Primary Distal Renal Tubular Acidosis
How is primary distal renal tubular acidosis inherited?
Primary distal renal tubular acidosis (primary dRTA) is caused by changes (also called a loss-of-function variants or mutations) in one of three genes (ATP6V0A4, ATP6V1B1, and SLC4A1). These genes are involved in processes that manage the pH levels of blood and body.
The ATP6V1B1 and ATP6V0A4 genes carry the instructions for making a big set of proteins called "vacuolar H+-ATPase" (V-ATPase) which are important for controlling the pH of the blood and the fluid in the inner ear. We normally have two working copies of the ATP6V1B1 and ATP6V0A4 genes in our cells and we inherit one copy from our biological mother and the other from our biological father. In order to develop symptoms of primary dRTA, both copies of ATP6V1B1 or ATP6V0A4 genes are not working properly. This is also called autosomal recessive inheritance, which means that both parents of someone with primary dRTA disease are carriers of one working and one non-working copy of either the ATP6V1B1 and ATP6V0A4 genes. Since each parent has one working copy, they don't have symptoms of primary dRTA themselves. However, when they have children, they each have a 1 in 2 or 50% chance of passing on the non-working copy to their child. When both parents are carriers, there is a 1 in 4 or 25% chance of both of them passing on the non-working copy and having a child with primary dRTA. Even if a couple already has one child with primary dRTA, it is important to know that they can have another affected child because the chances are 1 in 4 for each pregnancy.
The SLC4A1 gene provides the instructions to create a special protein known as anion exchanger 1 (AE1). This protein transports negatively charged atoms (anions) across cell membranes and is important in managing pH levels in the blood. We normally have two working copies of the SLC4A1 gene in our cells and we inherit one copy from our biological mother and the other from our biological father. Distal renal tubular acidosis (primary dRTA) caused by loss-of-function variants in SLC4A1 usually occurs when a baby inherits one nonworking copy of the SLC4A1 gene from one parent. Missing a single working copy of the SLC4A1 gene decreases the body's ability to control the pH of the blood, resulting in the medical issues of primary dRTA. This is also called autosomal dominant inheritance, which means that one parent of a person with primary dRTA disease probably has a non-working copy of the SLC4A1 gene and accordingly has symptoms of primary dRTA themselves. When they have children there is a 1 in 2 or 50% chance of passing on the non-working copy to their child and having a child with primary dRTA. Even if a couple already has one child with primary dRTA, it is important to know that they can have another affected child because the chances are 1 in 2 for each pregnancy. However, in Thailand, Malaysia, the Philippines and Papua New Guinea there is a common form of primary dRTA with anemia caused when a baby inherits two nonworking copies of the SLC4A1 gene, one from each parent. In this situation, when both parents are carriers of one nonworking copy of the SLC4A1 gene, there is a 1 in 4 or 25% chance of both of them passing on the non-working copy and having a child with primary dRTA.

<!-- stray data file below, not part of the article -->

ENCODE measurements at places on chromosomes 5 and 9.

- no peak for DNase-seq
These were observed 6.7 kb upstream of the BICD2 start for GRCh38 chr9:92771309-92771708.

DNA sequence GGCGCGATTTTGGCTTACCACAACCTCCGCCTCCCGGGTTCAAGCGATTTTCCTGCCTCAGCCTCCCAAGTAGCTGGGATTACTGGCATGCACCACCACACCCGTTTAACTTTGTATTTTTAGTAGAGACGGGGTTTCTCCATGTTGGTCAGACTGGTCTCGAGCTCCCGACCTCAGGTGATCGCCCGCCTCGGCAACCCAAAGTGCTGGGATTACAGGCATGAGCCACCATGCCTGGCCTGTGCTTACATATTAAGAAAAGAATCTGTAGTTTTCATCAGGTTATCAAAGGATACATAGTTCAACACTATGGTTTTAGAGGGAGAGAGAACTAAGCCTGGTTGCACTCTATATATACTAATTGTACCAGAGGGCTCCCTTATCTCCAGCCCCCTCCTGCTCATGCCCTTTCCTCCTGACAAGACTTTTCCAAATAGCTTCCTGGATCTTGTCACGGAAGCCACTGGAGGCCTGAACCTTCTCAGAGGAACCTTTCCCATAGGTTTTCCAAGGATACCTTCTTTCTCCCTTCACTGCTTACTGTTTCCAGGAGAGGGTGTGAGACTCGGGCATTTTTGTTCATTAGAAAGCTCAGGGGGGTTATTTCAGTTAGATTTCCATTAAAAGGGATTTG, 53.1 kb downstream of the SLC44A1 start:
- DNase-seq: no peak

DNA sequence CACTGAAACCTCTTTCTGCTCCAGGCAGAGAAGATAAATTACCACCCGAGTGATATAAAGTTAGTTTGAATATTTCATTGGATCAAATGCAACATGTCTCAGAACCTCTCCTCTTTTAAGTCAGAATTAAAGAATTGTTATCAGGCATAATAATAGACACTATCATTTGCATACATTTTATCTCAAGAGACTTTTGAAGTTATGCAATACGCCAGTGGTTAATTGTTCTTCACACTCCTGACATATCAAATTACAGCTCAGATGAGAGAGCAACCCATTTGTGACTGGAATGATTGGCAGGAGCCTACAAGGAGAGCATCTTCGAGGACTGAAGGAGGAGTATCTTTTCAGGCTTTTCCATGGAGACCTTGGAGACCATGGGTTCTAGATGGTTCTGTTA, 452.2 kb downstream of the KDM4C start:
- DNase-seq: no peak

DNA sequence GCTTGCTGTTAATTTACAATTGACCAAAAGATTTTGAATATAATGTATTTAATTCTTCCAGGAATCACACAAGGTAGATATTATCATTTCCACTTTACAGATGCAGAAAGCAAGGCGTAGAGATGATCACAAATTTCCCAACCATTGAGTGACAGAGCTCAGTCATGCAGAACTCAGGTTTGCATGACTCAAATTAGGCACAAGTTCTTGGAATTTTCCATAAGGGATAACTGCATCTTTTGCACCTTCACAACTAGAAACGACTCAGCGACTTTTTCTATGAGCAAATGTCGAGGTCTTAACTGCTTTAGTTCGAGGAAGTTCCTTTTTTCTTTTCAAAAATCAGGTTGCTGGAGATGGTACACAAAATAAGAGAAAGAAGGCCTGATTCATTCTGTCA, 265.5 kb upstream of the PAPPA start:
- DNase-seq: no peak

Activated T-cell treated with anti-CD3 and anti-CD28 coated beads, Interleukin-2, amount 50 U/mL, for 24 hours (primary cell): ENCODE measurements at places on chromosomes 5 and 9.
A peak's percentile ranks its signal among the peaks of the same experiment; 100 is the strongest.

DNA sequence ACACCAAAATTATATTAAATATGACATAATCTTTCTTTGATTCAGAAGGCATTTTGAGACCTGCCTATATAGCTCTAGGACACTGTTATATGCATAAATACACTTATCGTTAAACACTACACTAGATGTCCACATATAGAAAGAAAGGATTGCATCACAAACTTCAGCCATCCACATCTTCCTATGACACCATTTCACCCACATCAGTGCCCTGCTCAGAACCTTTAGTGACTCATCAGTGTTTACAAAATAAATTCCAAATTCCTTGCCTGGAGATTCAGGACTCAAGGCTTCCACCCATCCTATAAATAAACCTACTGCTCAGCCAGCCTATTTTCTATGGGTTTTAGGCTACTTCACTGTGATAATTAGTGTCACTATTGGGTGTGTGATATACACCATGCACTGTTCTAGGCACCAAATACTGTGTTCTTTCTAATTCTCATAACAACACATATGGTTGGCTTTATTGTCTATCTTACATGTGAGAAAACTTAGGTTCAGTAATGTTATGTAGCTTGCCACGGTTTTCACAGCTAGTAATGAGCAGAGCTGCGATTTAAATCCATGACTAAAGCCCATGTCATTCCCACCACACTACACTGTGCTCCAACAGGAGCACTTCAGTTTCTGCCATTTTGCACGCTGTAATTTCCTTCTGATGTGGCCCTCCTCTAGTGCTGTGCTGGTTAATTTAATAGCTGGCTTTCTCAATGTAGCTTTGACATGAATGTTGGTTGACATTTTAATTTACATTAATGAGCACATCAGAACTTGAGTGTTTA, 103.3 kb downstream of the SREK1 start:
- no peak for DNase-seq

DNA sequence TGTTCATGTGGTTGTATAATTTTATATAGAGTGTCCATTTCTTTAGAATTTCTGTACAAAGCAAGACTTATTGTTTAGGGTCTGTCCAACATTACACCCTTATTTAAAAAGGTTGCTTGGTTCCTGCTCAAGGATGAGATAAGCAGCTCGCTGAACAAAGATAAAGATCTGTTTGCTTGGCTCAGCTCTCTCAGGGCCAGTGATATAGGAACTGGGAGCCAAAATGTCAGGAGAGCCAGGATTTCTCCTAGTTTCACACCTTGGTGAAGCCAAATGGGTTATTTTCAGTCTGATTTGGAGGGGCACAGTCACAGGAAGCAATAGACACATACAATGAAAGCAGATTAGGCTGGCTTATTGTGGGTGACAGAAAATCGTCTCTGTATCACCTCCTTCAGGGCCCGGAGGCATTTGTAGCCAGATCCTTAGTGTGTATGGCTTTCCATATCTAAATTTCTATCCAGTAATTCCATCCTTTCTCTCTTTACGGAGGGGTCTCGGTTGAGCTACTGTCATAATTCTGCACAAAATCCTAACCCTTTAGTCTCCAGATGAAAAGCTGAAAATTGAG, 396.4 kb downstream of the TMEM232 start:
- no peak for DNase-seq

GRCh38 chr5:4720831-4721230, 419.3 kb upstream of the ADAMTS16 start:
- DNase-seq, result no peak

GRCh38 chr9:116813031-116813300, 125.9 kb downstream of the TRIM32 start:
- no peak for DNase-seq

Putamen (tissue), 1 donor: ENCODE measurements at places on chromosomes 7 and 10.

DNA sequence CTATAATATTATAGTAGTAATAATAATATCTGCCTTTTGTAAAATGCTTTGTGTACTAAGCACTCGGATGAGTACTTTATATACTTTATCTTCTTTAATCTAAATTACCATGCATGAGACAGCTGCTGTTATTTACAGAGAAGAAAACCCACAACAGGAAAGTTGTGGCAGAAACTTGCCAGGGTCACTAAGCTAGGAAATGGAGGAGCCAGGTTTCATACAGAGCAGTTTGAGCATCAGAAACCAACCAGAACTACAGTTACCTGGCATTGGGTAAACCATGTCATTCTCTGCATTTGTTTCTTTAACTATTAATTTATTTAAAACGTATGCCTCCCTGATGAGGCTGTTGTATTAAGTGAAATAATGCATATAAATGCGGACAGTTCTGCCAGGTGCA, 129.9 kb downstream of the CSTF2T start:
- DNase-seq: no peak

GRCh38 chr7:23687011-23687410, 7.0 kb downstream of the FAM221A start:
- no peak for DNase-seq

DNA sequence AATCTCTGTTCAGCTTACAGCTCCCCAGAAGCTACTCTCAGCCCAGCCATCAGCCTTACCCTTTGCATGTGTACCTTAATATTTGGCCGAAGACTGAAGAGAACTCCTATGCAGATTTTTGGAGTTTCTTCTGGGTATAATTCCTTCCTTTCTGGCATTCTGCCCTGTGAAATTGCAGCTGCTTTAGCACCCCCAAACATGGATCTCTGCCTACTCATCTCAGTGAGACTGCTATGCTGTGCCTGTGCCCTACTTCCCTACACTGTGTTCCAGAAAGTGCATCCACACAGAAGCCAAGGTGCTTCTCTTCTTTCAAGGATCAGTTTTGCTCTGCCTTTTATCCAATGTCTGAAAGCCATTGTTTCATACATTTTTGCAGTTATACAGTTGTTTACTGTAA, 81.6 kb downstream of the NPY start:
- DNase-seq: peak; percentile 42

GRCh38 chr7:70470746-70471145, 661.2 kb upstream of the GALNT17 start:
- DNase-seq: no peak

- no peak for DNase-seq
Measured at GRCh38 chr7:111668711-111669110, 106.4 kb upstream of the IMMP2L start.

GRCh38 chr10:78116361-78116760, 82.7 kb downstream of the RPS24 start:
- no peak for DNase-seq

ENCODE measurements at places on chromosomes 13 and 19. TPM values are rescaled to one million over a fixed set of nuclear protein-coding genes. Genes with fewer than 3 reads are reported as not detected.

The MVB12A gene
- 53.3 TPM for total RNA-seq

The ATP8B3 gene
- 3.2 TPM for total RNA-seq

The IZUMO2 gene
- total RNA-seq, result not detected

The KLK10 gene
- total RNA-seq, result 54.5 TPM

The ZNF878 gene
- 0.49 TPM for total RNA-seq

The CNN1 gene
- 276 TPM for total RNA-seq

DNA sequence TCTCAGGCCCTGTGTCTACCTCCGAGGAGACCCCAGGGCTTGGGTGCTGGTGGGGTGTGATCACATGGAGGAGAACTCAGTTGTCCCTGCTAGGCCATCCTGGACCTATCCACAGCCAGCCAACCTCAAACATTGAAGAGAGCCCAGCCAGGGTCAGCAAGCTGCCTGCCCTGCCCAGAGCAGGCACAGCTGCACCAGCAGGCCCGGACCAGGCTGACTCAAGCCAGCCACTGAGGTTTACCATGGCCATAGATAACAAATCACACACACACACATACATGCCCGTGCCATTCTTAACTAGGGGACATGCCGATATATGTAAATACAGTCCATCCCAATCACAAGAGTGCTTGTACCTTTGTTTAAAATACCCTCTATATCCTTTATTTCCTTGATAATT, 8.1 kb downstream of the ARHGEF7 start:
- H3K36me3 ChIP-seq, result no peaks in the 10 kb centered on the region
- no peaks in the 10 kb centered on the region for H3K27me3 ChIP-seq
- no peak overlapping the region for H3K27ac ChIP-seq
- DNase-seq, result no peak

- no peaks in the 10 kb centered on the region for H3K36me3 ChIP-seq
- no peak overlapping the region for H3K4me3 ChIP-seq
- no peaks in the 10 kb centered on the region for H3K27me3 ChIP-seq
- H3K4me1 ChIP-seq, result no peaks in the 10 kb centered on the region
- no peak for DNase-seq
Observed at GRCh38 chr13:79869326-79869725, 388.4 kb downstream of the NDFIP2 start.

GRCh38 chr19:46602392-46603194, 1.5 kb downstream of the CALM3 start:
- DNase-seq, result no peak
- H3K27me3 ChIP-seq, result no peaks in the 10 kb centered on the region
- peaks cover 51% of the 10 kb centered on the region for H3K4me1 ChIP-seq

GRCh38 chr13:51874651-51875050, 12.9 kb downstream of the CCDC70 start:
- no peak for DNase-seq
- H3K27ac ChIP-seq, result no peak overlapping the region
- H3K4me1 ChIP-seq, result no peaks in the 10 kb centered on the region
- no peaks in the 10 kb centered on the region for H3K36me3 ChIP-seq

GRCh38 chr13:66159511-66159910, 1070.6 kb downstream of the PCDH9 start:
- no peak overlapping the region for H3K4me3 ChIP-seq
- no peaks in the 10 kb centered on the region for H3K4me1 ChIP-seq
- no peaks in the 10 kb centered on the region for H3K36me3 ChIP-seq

A genetic counselor can help with understanding the pattern that primary dRTA runs in a specific family, who may be at increased risk to have primary dRTA, and discuss genetic testing options as appropriate. To find a genetic counselor in your area, you can use the National Society of Genetic Counselor's "Find a Genetic Counselor" https://www.nsgc.org/findageneticcounselor).
- Genetics Home Reference, renal tubular acidosis with deafness, published 10/23/2018 https://ghr.nlm.nih.gov/condition/renal-tubular-acidosis-with-deafness#sourcesforpage
- Orphanet, autosomal recessive distal renal tubular acidosis, https://www.orpha.net/consor/cgi-bin/OC_Exp.php?lng=EN&Expert=402041
- Genetics Home Reference SLC4A1 https://ghr.nlm.nih.gov/gene/SLC4A1. Accessed 19NOV18.
- Khositseth S, Bruce LJ, Walsh SB, Bawazir WM, Ogle GD, Unwin RJ, et al. Tropical distal renal tubular acidosis: clinical and epidemiological studies in 78 patients. QJM. 2012;105(9):861-877.
More Inheritance Content
Are there forms of primary dRTA that aren't genetic?
Although Primary distal renal tubular acidosis (Primary dRTA) is genetic and caused by disease causing gene changes in specific genes, there are forms of distal renal tubular acidosis that are not inherited. Many of the non-genetic forms of distal renal tubular acidosis occur as a result of other health conditions such as:
- sickle cell anemia
- chronic active hepatitis
- primary biliary cirrhosis
- rejection of a transplanted kidney
- renal medullary cystic disease
- obstructive uropathy
- chronic urinary tract infections
- high levels of calcium in the blood
- Sjögren syndrome
- systemic lupus erythematosus
- Wilson disease
- Use of certain medicines, such as amphotericin B, lithium, and analgesics (analgesic nephropathy)
- Orphanet, Distal renal tubular acidosis. https://www.orpha.net/consor/cgi-bin/OC_Exp.php?Lng=GB&Expert=18 Accessed 19NOV18
- Medline plus, distal renal tubular acidosis, https://medlineplus.gov/ency/article/000493.htm Accessed 19NOV18.